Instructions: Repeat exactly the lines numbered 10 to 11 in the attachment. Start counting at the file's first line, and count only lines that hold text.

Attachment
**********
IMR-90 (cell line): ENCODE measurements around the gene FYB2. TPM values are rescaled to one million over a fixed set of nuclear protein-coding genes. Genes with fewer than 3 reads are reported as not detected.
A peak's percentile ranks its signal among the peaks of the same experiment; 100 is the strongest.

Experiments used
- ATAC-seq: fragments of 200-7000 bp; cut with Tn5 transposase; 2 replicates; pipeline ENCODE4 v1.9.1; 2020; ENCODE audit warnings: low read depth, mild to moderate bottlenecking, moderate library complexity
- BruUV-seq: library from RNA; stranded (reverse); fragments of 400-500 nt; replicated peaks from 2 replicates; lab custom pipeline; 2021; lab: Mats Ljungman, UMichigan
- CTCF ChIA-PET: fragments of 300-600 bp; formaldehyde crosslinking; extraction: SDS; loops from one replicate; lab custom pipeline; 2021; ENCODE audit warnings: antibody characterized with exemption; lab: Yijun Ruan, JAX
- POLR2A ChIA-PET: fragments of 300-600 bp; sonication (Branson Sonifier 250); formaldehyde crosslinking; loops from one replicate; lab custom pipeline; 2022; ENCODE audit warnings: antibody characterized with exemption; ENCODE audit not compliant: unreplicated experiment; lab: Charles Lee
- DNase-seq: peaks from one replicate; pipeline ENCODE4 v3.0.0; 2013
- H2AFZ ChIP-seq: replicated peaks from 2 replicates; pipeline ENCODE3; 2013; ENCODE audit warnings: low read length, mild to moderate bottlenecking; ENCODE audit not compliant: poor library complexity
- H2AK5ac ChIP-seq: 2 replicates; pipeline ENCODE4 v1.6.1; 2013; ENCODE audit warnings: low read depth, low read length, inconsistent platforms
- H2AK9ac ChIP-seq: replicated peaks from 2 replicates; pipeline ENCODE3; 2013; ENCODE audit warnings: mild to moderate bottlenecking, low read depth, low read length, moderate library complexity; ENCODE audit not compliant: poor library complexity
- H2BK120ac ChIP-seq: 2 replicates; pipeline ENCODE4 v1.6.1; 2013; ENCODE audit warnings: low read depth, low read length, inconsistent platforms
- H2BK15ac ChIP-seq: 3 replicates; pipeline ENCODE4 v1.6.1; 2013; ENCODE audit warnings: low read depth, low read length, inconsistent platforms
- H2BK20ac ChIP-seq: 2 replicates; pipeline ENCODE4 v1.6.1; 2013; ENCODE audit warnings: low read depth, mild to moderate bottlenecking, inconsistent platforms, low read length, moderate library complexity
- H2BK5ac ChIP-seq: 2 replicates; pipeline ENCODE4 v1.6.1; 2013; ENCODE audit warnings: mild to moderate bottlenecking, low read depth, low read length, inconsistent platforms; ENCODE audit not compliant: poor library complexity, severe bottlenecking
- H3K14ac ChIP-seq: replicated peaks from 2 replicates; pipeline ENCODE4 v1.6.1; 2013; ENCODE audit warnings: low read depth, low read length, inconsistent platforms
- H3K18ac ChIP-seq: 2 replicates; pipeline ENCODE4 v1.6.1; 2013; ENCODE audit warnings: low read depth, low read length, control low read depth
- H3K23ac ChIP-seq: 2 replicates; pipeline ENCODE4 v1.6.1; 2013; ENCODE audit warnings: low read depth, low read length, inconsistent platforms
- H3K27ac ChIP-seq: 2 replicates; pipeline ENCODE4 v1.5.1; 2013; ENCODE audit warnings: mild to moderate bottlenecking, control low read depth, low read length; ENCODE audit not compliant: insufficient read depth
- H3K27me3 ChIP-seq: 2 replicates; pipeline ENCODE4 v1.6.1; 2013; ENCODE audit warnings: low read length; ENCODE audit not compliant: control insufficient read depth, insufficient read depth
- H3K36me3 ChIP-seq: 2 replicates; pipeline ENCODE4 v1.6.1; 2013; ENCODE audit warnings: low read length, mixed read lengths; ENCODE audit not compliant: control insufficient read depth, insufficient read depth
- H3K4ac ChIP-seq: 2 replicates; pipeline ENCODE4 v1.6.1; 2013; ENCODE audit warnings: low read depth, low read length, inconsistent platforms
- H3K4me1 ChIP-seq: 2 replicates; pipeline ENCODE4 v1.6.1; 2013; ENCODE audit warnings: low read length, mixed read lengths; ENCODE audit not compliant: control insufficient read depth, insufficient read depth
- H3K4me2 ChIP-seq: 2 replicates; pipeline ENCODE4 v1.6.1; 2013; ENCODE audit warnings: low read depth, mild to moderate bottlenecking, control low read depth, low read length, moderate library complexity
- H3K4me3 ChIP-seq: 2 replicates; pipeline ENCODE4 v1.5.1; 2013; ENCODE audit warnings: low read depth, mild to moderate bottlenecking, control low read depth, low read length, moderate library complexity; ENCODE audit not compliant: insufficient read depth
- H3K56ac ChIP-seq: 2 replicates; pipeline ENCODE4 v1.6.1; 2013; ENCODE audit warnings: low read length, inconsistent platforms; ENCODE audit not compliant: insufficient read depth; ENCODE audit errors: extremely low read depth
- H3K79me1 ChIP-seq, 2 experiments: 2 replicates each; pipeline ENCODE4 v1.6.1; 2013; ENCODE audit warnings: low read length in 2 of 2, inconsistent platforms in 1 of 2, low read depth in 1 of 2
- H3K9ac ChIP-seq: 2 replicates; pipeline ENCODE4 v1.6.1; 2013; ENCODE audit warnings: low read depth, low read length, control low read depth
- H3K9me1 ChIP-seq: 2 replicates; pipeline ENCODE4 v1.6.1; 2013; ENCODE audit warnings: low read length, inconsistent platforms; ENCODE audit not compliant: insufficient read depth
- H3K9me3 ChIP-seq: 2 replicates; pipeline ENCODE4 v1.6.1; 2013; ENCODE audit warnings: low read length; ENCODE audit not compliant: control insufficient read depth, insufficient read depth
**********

- H2AK5ac ChIP-seq: 2 replicates; pipeline ENCODE4 v1.6.1; 2013; ENCODE audit warnings: low read depth, low read length, inconsistent platforms
- H2AK9ac ChIP-seq: replicated peaks from 2 replicates; pipeline ENCODE3; 2013; ENCODE audit warnings: mild to moderate bottlenecking, low read depth, low read length, moderate library complexity; ENCODE audit not compliant: poor library complexity